admires, and will loDg admire, the awful remains of the amphitheatre of Titus, which so well deserved the epithet of Colossal.91 It was a building of an elliptic figure, rive hundred and sixty-four feet in length, and four hundred and sixtyseven in breadth, founded on fourscore arches, and rising, with four successive orders of architecture, to the height of one hundred and forty feet." The outside of the edifice was encrusted with marble, and decorated with statues. The slopes of the vast concave, which formed the inside, were filled and surrounded with sixty or eighty rows of scats of marble likewise, covered with cushions, and capable of receiving with ease about fourscore thousand spectators.93 Sixty-four vomitories (for by that name the doors were very aptly distinguished) poured forth the immense multitude; and the entrances, passages, and staircases were contrived with such exquisite skill, that each person, whether of the senatorial, the equestrian, or the plebeian order, arrived at his destined place without trouble or confusion.94 Nothing was omitted, which, in any respect, could be subservient to the convenience and pleasure of the spectators. They were protected from the sun and rain by an ample canopy, occasionally drawn over their heads. The air was continually refreshed by the playing of fountains, and profusely impregnated by the grateful scent of aromatics. In the centre of the edifice, the arena, or stage, was strewed with the finest sand, and successively assumed the most different forms. At one moment it seemed to rise out of the earth, like the garden of the Hespcrides, and was afterwards broken into the rocks and caverns of Thrace. The subterraneous pipes conveyed an inexhaustible supply of water; and what had just before appeared a level plain, might be suddenly converted into a wide lake, coxered with armed

"Sec Maffei. Verona Illustrata, p. iv. 1. i. c. 2. 8* Maffei, 1. ii. c. 2. The height was very much exaggerated by the ancients. It reached almost to the heavens, according to Calphurnius, (Eclog. vii. 23,) and surpassed the ken of human sight

the great pyramid of Egypt, which rises 500 feet perpendicular!

"According to different copios of Victor, we road 77,000, or 87,000 spectators; but Maffei (1. ii. c. 12) finds room on the open seats for no more than 34,000. The remainder were oontained in ths upper covered galleries.

M See Maffei, 1. ii. c. 5—12. He treats the very difficult subject with all possible clearness, and lik» an architect, as well as an antiquarian.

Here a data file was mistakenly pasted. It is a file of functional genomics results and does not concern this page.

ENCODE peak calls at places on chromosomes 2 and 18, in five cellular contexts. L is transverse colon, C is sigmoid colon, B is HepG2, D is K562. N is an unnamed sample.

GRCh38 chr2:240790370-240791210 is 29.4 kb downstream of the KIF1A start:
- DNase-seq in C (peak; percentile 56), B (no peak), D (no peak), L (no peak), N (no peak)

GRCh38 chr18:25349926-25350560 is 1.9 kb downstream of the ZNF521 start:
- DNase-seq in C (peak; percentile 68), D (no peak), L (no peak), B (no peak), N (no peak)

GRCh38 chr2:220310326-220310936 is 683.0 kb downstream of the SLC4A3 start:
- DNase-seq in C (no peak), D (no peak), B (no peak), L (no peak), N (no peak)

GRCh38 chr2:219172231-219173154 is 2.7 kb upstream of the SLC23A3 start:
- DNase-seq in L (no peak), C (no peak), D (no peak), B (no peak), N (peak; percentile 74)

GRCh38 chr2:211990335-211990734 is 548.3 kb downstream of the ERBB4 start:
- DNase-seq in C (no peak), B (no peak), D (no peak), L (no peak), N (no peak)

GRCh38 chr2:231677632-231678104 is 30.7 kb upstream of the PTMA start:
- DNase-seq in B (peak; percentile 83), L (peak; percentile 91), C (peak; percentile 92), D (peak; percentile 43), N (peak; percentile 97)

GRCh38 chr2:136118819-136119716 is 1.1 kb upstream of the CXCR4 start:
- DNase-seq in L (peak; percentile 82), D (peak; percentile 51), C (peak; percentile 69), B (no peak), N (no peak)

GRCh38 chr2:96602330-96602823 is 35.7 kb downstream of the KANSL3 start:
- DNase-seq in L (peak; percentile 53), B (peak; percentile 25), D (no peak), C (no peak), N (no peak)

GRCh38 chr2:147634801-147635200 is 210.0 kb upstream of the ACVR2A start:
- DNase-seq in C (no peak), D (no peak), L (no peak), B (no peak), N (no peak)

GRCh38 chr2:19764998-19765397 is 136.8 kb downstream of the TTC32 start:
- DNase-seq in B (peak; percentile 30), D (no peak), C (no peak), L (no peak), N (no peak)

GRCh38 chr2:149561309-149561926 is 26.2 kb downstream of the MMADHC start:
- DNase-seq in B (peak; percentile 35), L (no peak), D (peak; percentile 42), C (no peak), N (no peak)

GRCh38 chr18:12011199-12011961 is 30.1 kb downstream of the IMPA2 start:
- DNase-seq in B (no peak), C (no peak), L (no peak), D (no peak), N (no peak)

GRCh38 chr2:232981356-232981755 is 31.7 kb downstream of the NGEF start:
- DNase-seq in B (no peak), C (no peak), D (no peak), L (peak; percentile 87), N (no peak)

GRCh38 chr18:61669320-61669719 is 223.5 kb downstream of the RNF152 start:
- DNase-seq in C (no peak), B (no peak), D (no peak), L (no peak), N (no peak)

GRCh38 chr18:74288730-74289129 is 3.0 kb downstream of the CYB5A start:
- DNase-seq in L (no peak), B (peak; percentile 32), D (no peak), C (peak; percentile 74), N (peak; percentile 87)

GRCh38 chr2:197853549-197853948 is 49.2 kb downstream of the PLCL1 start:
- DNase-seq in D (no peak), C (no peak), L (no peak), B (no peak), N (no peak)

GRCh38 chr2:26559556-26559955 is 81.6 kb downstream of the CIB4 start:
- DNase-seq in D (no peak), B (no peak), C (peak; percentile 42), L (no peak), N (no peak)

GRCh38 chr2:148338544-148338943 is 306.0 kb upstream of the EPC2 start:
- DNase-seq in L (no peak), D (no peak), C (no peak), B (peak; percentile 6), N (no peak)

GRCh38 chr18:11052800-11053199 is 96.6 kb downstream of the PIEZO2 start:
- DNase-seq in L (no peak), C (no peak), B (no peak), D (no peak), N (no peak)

according to Ammianus


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vessels, and replenished with the monsters of the deep." In

the decoration of these scenes, the Roman emperors displayed their wealth and liberality; and we read on various occasions that the whole furniture of the amphitheatre consisted either of silver, or of gold, or of amber." The poet who describes the games of Carinus, in the character of a shepherd, attracted to the capital by the fame of their magnificence, affirms that the nets designed as a defence against the wild beasts, were of gold wire; that the porticos were gilded; and that the belt or circle which divided the several ranks of spectators from each other was studded with a precious mosaic of beautiful stones.*7

In the midst of this glittering pageantry, the emperor Carinus, secure of his fortune, enjoyed the acclamations of the people, the flattery of his courtiers, and the songs of the poets, who, for want of a more essential merit, were reduced to celebrate the divine graces of his person.'8 In the same hour, but at the distance of nine hundred miles from Rome, his brother expired; and a sudden revolution transferred into the hands of a stranger the sceptre of the house of Carus.w

The sons of Carus never saw each other after their father's death. The arrangements which their new situation required were probably deferred till the return of the younger brother to Rome, where a triumph was decreed to the young emperors for the glorious success of the Persian war.w(i It is uncertain whether they intended to divide between them the administration, or the provinces, of the empire; but it is very unlikely that their union would have proved of any long duration.

** Calphurn. Eclog. vil. 04. 73. These lines are curious, and the whole eclogue has been of Infinite use to Mattel. Cnlphurnius, as well as Martial, (see his first book.) was a poet; but when they described tlie amphitheatre, they both wrote from their own senses, and to those of the Ituman8.

*' Consult Plin. Hist. Natur. xxxiii. 16. xxxvii. 11.

"Battens en gemmis. en inlita portieus auro

Certatim radiant, &c. Calphurn. vii.

98 Et Martis vultus et Apollinis esse putavi, says Calphurnius; but John Malala, who had perhaps seen pictures of Carinus, describes him as thick, short. and white, toin. i. p. 403.

0J With regard to the time when these Roman games were celebrated, Scaliger, Salmasius, and Cuper have given themselves a great deal of trouble to perplex a very clear subjeot.

wo Nemesianus (in the Cyuegetieoa1 seems to anticipate in his faq :y that auspicious day.

The jealousy of power must have been inflamed by the opposition of characters. In the most corrupt of times, Carinus was unworthy to live: Numerian deserved to reign in a happier period. His affable manners and gentle virtues secured him, as soon as they became known, the regard and affections of the public. He possessed the elegant accomplishments of a poet and orator, which dignify as well as adorn the humblest and the most exalted station. His eloquence, however it was applauded by the senate, was formed not so much on the model of Cicero, as on that of the modern declaimers; but in an age very far from being destitute of poetical merit, he contended for the prize with the most celebrated of his contemporaries, and still remained the friend of his rivals; a circumstance which evinces either the goodness of his heart, or the superiority of his genius.101 But the talents of Numerian were rather of the contemplative than of the active kind. When his father's elevation reluctantly forced him from the shade of retirement, neither his temper nor his pursuits had qualified him for the command of armies. His constitution was destroyed by the hardships of the Persian war; and he had contracted, from the heat of the climate,103 such a weakness in his eyes, as obliged him, in the course of a long retreat, to confine himself to the solitude and darkness of a tent or litter. The administration of all affairs, civil as well as military, was devolved on Arrius Aper, the Praetorian praefect, who to the power of his important office added the honor of being father-in-law to Numerian. The Imperial pavilion was strictly guarded by his most trusty adherents; and during many days, Aper delivered to the army the supposed mandates of their invisible sovereign.103